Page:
10 Things to Remember Before Your First Dance Lesson
What is it about a parking lot, a storefront, or a front door that seem to cement us to our seats?
Whether it's for your first dance lesson or your first date, cold feet are a natural byproduct of stepping outside of your comfort zone.
So rather than staying stuck in your seat, or reconsidering this move altogether, let's take a step by step look at things you should definitely remember before you park in that parking lot, walk by that storefront, and walk through that door.
1. Everyone Starts out New
2. Work at Your Own Pace
There will not be a comically bad, stereotypical strict dance teacher who wears an ascot, expects you in a leotard, or to reenact the dance audition from Flashdance (although, that would be pretty cool). Your instructor is a certified, full time, career minded professional who is there to show you what you can do, not demand what you can't.
3. Skip the Dance Names
By all means, if you already have a dance alias you go by, be our guest Seniorita Shakey Shakey Bom Bom. By "dance names" we are referring to the names of the specific dances. You need to know them about as much as you need to have the menu at a brand new restaurant memorize - you don't.
There may be dances you've heard of, like the Salsa, but leave it to the professionals to help you match up dances to fit where and how you'd like to use your new dance moves.
4. Fight the Flight
Okay, so walking in is going to be a rush of nerves for about a minute. The reason? Let's call it the "New Gym Member" phenomenon. For some strange reason, when you're the new person at the gym, it's easy to feel like everyone working out is staring you down, pumping iron, and looking for a flabby weakling to eat for lunch (i.e. you).
But that's just your fight or flight reflexes talking to you.
In fact, the other dancers on the floor see new students regularly. In fact, those dancers were once new students themselves and they are, in fact, happy to see new students take the bold step to start a hobby they love as well. Why wouldn't they?
Note: If they don't stop to greet you, it's probably because they are focused on their lesson.
5. Plan for an Hour
There's going to be a lot going on on your first free lesson. It's all designed to occur within 45 minutes, but plan for an hour just to be safe.
Which, if you think about it, is a worthwhile investment considering how long you've fiddled around avoiding dance situations, and that it's free.
6. Keep it a Secret
There is no shame in keeping your dance lessons a secret, plenty of people do. In some cases, they are waiting to unveil their new-fangled skills at a wedding, office party, or nightclub, or they just have some "negative Nancy's" in their life.
Whatever your reason is, feel free to keep this foray into the world of dance a secret as long as you'd like. The last thing you need is a concerned call from a non-dancer selling you on the virtues of being a wallflower.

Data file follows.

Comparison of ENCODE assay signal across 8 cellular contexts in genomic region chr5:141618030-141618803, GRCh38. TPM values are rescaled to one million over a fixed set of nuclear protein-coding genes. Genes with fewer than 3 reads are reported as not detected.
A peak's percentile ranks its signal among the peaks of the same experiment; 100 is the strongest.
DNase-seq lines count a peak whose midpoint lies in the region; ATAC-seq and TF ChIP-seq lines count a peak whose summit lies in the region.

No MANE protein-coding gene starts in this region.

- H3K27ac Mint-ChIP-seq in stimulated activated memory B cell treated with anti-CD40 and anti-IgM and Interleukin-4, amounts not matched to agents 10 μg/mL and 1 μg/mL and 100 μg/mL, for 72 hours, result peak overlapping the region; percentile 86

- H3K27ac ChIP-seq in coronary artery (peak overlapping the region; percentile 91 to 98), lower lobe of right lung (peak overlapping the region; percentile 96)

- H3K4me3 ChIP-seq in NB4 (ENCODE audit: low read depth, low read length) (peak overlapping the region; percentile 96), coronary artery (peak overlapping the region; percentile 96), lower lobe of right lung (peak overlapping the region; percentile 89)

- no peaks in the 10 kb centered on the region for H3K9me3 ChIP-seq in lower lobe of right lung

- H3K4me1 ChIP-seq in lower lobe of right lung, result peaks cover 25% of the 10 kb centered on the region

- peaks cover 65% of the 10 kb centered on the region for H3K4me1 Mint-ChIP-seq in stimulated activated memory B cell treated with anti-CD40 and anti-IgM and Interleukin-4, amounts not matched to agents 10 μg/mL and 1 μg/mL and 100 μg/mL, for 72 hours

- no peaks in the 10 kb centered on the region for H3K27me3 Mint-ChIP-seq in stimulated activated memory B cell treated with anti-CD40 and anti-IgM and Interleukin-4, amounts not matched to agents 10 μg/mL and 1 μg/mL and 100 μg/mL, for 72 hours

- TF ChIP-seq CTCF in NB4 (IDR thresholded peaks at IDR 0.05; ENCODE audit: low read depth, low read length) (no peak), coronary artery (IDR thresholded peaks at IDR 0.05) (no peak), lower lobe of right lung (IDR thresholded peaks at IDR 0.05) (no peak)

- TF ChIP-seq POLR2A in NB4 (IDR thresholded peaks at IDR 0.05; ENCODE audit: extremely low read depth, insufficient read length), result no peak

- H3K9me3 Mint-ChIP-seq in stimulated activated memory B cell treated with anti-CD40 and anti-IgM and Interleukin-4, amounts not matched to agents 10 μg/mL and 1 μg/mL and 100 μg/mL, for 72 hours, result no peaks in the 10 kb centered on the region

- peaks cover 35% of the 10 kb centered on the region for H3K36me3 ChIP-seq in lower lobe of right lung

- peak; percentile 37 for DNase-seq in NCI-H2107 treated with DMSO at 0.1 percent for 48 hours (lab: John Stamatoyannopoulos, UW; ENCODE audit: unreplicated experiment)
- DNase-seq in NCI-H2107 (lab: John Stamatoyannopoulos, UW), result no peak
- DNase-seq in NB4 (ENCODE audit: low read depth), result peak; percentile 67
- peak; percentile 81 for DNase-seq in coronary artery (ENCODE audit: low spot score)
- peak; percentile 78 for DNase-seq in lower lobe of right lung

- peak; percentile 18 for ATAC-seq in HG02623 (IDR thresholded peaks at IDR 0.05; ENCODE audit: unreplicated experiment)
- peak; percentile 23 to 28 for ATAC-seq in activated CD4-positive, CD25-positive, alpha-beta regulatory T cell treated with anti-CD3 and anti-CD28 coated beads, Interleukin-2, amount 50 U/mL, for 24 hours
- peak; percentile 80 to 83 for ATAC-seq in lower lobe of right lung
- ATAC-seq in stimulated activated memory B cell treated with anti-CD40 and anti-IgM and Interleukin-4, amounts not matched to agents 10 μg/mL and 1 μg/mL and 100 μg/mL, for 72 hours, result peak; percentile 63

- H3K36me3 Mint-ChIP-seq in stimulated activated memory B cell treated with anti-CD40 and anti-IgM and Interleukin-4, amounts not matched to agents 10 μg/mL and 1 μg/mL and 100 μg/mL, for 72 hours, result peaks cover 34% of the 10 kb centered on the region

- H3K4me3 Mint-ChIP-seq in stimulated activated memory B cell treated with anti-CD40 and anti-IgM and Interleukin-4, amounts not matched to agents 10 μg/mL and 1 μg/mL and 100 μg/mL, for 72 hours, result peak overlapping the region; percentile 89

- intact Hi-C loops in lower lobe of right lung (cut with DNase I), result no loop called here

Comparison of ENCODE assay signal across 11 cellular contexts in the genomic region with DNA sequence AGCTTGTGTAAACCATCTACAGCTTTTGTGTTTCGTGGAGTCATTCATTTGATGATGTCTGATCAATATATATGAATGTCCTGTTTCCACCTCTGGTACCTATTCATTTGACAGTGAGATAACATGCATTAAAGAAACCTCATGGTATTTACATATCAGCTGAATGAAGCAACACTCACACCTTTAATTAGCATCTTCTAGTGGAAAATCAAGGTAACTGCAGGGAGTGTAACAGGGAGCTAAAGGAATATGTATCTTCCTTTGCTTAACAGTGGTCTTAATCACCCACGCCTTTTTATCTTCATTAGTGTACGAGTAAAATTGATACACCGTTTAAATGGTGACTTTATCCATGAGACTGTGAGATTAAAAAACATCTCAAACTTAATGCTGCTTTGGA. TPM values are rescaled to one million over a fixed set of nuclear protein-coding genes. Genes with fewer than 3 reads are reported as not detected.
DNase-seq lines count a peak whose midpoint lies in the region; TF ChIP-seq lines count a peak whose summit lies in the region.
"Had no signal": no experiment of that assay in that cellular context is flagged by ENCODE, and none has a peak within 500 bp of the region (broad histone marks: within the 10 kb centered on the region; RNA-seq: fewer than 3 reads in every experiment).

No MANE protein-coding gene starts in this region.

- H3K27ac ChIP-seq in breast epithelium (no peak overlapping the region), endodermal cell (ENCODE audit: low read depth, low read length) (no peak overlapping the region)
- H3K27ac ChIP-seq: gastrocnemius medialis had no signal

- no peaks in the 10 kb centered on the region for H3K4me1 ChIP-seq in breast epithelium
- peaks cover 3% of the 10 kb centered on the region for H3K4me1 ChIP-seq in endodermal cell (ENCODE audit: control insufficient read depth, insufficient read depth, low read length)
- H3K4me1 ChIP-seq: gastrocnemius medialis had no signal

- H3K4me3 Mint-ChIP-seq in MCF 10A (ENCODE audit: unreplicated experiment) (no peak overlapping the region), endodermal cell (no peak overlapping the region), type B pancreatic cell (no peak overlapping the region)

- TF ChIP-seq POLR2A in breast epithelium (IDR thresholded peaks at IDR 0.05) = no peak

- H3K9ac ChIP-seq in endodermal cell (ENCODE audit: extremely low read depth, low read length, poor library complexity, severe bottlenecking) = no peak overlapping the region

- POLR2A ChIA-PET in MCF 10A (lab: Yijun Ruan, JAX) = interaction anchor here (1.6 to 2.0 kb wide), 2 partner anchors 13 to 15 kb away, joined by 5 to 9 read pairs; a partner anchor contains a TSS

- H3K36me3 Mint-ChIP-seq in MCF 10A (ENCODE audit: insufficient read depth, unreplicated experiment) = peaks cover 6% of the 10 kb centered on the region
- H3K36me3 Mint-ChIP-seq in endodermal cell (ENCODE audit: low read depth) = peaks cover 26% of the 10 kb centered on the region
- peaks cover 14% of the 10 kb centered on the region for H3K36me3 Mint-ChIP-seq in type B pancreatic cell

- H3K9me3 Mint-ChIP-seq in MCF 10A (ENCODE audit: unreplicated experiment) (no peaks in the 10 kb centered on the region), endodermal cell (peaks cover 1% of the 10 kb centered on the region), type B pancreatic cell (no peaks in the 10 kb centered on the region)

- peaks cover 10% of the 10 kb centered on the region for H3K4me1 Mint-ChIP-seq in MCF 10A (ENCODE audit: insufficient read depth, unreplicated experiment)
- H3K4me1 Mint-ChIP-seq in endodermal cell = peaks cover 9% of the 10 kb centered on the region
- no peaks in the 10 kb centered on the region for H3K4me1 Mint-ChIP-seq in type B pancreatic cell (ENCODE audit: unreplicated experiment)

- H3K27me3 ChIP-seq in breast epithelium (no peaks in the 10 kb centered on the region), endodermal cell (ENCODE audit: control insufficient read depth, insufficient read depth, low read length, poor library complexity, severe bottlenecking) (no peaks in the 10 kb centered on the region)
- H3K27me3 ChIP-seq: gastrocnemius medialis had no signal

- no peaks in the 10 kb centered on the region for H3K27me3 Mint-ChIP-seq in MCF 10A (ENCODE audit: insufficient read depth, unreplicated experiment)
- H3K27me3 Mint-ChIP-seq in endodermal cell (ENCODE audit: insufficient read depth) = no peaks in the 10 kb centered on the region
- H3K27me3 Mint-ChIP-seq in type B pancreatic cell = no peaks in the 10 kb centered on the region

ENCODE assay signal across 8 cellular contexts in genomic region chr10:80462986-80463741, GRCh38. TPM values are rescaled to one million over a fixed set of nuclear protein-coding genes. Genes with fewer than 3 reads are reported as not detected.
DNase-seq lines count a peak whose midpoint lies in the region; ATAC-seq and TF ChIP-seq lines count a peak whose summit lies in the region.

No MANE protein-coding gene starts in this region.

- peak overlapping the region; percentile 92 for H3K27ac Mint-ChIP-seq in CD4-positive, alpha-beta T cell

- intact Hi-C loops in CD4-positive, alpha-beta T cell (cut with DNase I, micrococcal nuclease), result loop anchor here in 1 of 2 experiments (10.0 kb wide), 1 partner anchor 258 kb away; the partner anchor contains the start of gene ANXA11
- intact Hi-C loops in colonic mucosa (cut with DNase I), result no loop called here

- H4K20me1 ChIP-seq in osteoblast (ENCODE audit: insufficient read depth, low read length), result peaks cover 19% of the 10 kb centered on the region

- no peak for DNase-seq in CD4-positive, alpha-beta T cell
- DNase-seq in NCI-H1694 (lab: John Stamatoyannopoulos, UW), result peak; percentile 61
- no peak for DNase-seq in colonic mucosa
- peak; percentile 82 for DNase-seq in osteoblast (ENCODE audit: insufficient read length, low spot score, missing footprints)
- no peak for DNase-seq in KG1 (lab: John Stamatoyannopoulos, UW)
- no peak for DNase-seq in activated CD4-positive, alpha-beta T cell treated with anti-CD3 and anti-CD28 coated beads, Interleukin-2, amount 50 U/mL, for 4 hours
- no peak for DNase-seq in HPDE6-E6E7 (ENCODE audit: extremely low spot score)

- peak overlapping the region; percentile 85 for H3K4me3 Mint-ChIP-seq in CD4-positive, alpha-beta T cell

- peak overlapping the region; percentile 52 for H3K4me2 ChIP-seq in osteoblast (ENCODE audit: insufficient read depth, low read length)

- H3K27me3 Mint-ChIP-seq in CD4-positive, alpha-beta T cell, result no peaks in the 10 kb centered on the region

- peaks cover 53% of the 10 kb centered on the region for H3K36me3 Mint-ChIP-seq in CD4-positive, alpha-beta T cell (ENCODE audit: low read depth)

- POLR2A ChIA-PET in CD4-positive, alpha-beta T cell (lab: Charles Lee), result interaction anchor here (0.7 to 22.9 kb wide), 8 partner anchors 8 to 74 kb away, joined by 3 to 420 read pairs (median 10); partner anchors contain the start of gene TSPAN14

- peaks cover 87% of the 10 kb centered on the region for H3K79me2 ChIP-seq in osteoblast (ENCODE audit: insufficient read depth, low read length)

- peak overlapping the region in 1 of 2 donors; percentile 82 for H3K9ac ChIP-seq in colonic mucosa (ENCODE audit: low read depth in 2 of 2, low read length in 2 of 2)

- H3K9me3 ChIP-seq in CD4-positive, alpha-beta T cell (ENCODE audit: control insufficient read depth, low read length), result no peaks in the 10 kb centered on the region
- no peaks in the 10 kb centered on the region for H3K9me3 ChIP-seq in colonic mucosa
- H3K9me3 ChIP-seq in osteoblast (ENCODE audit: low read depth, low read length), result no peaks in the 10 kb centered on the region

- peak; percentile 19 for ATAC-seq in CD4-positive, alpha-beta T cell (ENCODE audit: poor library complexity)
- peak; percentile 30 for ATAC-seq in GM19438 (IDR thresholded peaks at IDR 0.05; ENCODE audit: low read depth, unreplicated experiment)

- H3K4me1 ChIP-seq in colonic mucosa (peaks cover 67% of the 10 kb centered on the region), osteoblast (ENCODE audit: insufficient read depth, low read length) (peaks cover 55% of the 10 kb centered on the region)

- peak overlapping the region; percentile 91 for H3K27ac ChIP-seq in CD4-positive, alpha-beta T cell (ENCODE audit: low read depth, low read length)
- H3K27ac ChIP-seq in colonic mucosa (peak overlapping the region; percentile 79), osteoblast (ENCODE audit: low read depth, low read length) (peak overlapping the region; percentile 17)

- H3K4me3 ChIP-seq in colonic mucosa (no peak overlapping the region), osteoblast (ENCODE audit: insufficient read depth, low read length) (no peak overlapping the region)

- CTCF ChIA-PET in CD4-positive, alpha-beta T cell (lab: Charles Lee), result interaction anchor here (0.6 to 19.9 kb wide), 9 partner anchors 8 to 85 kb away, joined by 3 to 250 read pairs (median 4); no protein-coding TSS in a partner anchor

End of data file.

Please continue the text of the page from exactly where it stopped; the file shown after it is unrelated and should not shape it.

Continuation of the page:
7. "This old thing?"
Clothing-wise, you have plenty of options when it comes to your dance lesson. In fact, if you read #2, as much as we'd love to see the Flashdance audition recreated, the reality is that most people arrive for their lessons straight from work, the gym, or home.
So, from a clothing standpoint, you should be expected to wear, dare we say, "clothes"?
8. Your Teacher is Genuinely Excited
It's normal to feel like you're the least capable student in the history of dancing, teaching, or life on Earth. That's just your comfort zone sounding an emergency alarm, trying to use every psychological and physiological trick in the book to get you to turn around.
Your teacher is referred to as a New Student Specialist. This means that they love to work with first timers. Like a basketball player who loves playing defense and getting rebounds over scoring points, or your friend who insists on cooking great food for your potlucks - your teacher specializes in students just like you... and they will be happy to meet you.
9. It will cost money
You're stepping into a school. If it were a college, it'd be of the ivy league variety. Not necessarily based on tuition, but on the results. So plan on investing some money in your dancing. Your $7 dollar beers and your $5 dollar group classes at the rec center only lead to more $7 dollar beers.
So let's end the cycle.
10. Expect Benefits, Not Myths
If there's one thing to remember it's this: There are hundreds more positive byproducts from dancing than there are proven myths about your ability. Within the first 5 minutes, each and every house of cards that has ever stood in your way - two left feet, no rhythm, the whole nine yards - will be blown over.
Then you'll get a chance to fill in that negative space with wonderful side effects like increased self confidence, better posture, exercise, and an upgraded social life.
Or you can hang onto those myths. No?
Didn't think so.